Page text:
So many rock towers sprouted along the banks of the Llano River during last year’s inaugural Llano Earth Art Fest that for days afterward, school buses drove kids there to take a look at the artwork.
Expect even bigger things at this year’s event, set for March 11-13 at Grenwelge Park in downtown Llano, 70 miles northwest of Austin.
What organizers last year proclaimed the Rockstacking National Championship has morphed into the Rockstacking World Championship in this, its second year. Organizers don’t know of any other rock stacking competitions anywhere on the planet, but they have fielded calls from interested rock stackers as far away as Yemen.
Binky Morgan hatched the idea for the rock-centric fest in 2015, after seeing some beautifully designed rock stacks. With rock stacking as a focus, the event grew into an entire earth art festival. She expected it to draw a few hundred attendees; it attracted 5,000.
“People are digging this,” Morgan said. “It’s taking natural elements and making art out of them.”
This year’s three-day festival runs from 10 a.m. to 11 p.m. Friday through Sunday. Besides rock stacking, activities include live music and workshops on everything from light pollution and primitive fire starting to shamanic practices. Admission is free; entry into the competition costs $5.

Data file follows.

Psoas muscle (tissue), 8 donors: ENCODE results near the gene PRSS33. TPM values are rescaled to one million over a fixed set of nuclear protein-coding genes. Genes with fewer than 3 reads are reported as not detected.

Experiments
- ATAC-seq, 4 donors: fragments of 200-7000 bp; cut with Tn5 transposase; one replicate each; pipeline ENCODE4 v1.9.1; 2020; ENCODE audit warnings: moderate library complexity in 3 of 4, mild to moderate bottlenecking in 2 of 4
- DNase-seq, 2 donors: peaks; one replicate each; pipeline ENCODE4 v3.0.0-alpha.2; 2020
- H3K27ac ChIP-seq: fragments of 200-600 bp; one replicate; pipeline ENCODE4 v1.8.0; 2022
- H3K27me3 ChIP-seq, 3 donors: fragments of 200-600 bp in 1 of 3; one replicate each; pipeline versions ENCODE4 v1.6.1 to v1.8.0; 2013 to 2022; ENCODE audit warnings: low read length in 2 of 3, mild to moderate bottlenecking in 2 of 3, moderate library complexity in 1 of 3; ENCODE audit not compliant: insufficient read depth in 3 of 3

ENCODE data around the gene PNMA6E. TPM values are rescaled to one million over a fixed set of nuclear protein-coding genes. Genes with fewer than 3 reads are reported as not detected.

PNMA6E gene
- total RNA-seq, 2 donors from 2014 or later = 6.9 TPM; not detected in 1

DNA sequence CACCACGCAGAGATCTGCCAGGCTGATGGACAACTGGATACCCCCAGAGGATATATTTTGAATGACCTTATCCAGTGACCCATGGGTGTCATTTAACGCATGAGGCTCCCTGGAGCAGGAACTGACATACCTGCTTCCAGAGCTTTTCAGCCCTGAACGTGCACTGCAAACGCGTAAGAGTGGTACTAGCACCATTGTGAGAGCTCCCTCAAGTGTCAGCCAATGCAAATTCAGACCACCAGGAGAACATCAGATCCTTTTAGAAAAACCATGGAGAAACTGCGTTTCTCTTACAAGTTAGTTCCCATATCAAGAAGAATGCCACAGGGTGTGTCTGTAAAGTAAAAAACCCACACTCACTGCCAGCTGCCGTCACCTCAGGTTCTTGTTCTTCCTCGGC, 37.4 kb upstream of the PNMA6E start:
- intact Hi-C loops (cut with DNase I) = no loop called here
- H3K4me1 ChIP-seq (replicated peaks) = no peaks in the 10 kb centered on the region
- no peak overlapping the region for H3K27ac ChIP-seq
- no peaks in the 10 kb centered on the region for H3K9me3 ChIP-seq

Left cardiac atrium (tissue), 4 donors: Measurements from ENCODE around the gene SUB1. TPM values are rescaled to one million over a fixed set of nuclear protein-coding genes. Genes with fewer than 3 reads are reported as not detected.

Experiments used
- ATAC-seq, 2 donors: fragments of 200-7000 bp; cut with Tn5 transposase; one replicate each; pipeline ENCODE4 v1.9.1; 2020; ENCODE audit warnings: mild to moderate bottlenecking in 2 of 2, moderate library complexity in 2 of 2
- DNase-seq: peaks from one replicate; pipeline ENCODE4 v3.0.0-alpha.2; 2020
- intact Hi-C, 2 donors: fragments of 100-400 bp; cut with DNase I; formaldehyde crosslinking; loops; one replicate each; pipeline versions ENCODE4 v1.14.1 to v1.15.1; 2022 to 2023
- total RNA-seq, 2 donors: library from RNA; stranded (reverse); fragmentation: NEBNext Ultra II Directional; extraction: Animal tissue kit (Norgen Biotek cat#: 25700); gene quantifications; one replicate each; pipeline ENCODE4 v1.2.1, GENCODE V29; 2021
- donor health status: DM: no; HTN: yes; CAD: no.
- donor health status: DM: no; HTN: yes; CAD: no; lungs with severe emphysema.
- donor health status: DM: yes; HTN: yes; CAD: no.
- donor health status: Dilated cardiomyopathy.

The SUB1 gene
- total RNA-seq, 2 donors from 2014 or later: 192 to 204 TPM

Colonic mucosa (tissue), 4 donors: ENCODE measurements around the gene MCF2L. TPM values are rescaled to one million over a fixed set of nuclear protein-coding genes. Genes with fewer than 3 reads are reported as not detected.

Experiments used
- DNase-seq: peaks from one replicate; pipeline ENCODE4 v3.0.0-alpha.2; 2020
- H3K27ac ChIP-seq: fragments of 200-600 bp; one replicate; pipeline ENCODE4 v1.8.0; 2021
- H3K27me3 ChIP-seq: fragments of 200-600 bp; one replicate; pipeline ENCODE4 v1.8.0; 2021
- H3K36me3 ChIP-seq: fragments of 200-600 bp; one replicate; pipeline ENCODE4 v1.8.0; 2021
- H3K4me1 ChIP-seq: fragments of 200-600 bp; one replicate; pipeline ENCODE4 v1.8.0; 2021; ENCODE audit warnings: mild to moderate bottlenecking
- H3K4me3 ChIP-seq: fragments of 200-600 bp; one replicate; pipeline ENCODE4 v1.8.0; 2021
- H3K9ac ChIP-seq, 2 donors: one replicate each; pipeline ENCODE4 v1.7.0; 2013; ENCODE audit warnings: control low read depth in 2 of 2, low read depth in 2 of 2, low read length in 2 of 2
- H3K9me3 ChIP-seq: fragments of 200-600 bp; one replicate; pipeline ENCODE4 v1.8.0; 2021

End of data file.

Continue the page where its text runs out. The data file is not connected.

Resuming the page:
Attendees will include three nationally known rock stars – Michael Grab of Colorado, Tim Anderson of Pennsylvania and David Allen of Maine. They’ll demonstrate their skills all weekend long, but the main competition will unfold Saturday, with amateurs, juniors and experts vying for honors in four categories – tallest stack, best rock balancer, best arch maker and most artistic stack.
Llano’s location at the center of the Llano Uplift, a dome-shaped formation of Precambrian rock, primarily granite, makes it perfect for the event, said Rich Houston, who is heading the competition part of the festival.
“We’ve got no shortage of rocks in Llano,” he said as he took a break from loading rocks into his truck and hauling them to the festival site so rock stackers wouldn’t have to look far for building materials. He also planned to create a giant rock chair to serve as a photo op for festival goers.
Rock stacking doesn’t come without controversy, however.
Weeks after last year’s event, someone toppled the still-standing stacks along the riverbanks, supposedly because they were pagan, Houston said. Otherwise, locals seemed to love it. Some even headed back to the park to restack the tumbled stones.
“I’m a liberal redneck cowboy, and barflies were coming up to me, telling me, ‘Yeah, that thing was great,'” Houston said. “We still get people who come down and stack rocks randomly.”
For more information about the festival, go here.